What YOU Can Do
Every person in the workplace – employees, management, even corporate figures – has their own set of responsibilities for maintaining a safe and healthy work environment, and both the US and Canada have their own standards and regulations that are in place for workers’ protection. Workers also have a number of rights regarding the refusal of unsafe or hazardous tasks in the workplace.
Learn What is Required of You: Workplaces are required to have their country’s Occupational Health and Safety information available for all employees, and this information is commonly displayed on a board or in a handbook. Make sure you are aware of the rules you need to follow in order to keep yourself and your co-workers safe.
Determine Potential Hazards: If your job involves any work where a risk of safety or personal injury is involved, usually there will already be safety measures put in place, such as machine guards, required PPE, etc. But that does not guarantee that your workplace is entirely risk-free. Any machine maintenance should be recorded and available for employees to examine. If you notice that any equipment appears to be worn down or even broken, make sure the equipment is not being used by any of your coworkers and then immediately report the hazard to a superior.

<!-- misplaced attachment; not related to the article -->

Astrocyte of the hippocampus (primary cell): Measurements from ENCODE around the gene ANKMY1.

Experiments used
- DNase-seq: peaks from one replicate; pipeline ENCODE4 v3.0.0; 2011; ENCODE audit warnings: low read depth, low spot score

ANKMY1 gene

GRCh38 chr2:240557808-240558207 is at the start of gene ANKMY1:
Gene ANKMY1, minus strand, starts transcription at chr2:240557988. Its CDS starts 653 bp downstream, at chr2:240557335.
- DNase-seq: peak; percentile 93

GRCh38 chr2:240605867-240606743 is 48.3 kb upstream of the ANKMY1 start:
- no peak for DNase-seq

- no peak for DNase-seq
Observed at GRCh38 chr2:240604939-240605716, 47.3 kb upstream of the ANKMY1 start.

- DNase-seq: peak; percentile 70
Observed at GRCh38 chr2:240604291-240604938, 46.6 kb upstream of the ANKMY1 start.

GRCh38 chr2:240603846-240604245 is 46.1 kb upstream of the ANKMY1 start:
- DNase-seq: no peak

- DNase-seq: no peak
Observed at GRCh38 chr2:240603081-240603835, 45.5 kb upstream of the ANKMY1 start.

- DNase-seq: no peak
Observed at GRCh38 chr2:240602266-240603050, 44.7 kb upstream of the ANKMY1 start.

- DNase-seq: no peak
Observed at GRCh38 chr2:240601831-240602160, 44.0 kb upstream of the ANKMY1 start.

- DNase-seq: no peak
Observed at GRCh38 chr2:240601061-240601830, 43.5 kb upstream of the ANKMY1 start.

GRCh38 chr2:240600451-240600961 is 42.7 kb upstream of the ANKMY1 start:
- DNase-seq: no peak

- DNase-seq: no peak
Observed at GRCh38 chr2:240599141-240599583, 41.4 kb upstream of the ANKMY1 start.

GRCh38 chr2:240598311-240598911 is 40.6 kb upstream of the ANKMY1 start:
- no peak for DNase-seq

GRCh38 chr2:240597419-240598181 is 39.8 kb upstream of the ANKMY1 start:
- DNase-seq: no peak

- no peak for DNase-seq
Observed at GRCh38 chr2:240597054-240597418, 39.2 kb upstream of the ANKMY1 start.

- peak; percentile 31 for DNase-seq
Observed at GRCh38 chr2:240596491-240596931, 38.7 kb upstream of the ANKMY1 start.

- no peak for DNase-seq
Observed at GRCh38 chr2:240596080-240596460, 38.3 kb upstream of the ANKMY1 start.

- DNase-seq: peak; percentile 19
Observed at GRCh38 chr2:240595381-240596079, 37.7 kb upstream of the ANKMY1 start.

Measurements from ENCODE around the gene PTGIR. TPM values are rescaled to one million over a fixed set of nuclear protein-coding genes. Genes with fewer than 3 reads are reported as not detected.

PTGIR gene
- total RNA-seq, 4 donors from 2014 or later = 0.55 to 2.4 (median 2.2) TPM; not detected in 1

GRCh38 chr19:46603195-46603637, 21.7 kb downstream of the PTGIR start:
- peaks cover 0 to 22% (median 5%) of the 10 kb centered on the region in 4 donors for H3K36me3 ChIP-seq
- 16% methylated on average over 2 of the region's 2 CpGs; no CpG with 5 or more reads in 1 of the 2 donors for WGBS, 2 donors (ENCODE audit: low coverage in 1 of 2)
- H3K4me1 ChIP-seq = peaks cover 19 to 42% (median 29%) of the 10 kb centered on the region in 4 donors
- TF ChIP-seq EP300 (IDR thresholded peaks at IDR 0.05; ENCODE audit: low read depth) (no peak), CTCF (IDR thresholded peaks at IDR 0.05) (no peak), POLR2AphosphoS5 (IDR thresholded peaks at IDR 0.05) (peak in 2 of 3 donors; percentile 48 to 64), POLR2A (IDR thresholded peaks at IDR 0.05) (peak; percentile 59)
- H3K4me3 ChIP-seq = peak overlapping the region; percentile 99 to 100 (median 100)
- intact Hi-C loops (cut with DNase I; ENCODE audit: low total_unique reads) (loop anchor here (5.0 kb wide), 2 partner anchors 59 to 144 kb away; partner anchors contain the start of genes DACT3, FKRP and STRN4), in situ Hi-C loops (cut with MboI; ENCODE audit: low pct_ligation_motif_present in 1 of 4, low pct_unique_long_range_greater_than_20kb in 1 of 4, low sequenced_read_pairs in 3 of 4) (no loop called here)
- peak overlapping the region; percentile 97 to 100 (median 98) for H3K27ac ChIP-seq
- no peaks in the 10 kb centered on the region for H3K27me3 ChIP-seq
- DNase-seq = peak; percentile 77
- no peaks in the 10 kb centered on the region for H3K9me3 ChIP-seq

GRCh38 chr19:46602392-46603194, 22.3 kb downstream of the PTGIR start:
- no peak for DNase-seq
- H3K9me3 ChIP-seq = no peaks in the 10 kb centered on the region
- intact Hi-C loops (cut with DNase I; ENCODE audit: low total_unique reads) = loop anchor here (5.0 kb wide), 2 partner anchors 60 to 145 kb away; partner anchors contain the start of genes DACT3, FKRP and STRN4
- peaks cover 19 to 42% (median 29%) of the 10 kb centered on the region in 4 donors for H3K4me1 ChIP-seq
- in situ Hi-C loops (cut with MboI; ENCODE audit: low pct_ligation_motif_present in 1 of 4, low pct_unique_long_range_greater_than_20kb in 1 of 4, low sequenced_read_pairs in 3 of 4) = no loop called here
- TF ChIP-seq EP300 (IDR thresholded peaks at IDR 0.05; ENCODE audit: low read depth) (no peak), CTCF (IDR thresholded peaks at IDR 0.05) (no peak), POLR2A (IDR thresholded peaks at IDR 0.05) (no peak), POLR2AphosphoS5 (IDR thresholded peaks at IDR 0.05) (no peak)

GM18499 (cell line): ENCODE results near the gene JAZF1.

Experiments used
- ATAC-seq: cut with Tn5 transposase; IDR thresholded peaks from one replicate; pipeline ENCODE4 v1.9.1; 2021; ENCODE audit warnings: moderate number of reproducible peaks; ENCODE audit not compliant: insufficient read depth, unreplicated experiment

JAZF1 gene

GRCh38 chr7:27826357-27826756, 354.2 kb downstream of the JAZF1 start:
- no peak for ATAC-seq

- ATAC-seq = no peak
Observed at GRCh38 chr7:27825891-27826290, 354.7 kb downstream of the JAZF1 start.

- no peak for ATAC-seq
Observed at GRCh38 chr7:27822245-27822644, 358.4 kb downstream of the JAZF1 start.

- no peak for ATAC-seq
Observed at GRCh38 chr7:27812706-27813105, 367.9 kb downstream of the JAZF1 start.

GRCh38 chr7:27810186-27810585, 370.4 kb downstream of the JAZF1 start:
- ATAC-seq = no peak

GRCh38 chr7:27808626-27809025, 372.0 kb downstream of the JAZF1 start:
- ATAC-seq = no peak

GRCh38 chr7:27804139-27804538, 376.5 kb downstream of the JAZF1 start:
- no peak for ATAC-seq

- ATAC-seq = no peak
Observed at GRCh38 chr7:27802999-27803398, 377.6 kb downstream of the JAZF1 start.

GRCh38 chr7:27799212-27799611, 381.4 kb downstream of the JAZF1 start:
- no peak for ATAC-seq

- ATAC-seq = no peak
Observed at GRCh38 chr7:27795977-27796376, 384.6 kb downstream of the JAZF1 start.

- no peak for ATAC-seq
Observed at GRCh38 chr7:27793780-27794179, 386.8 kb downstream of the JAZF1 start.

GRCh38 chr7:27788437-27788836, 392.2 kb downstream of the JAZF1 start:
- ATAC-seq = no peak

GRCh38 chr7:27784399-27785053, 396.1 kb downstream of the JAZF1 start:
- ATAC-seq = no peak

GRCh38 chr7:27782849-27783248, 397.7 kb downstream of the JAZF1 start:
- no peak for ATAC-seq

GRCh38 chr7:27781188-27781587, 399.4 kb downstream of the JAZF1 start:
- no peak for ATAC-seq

Your Right to Refuse Work: Both the US and Canada have federal policies in place that dictate that you have the right to refuse unsafe or dangerous work. You cannot legally be dismissed or let go because you have exercised your right to refuse unsafe work. Both countries have their own qualifications for what constitutes dangerous or unsafe work. For more information, you can find resources for both Canada and the US on how each country defines unsafe work, the required conditions to be met and steps that must be taken.
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 CCOHS (n.d) “National Day of Mourning: Beyond the Statistics.” CCOHS. Retrieved from: https://www.ccohs.ca/events/mourning/
 OSHA (n.d). “Commonly Used Statistics.” US DOL. Retrieved from: https://www.osha.gov/data/commonstats
 OSHA (2019). “Top 10 Most Frequently Cited Standards.” OSHA. Retrieved from: https://www.osha.gov/top10citedstandards
 Ontario.ca (2017). “Top health and safety violations.” OHS. Retrieved from: https://www.ontario.ca/document/occupational-health-and-safety-ontario-april-2017-march-2018/top-health-and-safety-violations
 COHSR (n.d). “Canadian Occupational Health and Safety Regulations Part XIII: Tools and Machinery.” COHSR. Retrieved from: https://laws-lois.justice.gc.ca/eng/regulations/SOR-86-304/page-36.html#h-895165
 OSHA (n.d). “Machine Guarding: Standards.” OSHA. Retrieved from: https://www.osha.gov/machine-guarding/standards
 WHSC (2014). “FEDERAL Right to Refuse Dangerous Work.” CLC. Retrieved from: https://www.whsc.on.ca/CMSPages/GetFile.aspx?nodeguid=cc5a582a-b188-4c02-8efb-dede765668fc
 OSHA (n.d). “Workers’ Right to Refuse Dangerous Work.” DOL. Retrieved from: https://www.osha.gov/right-to-refuse.html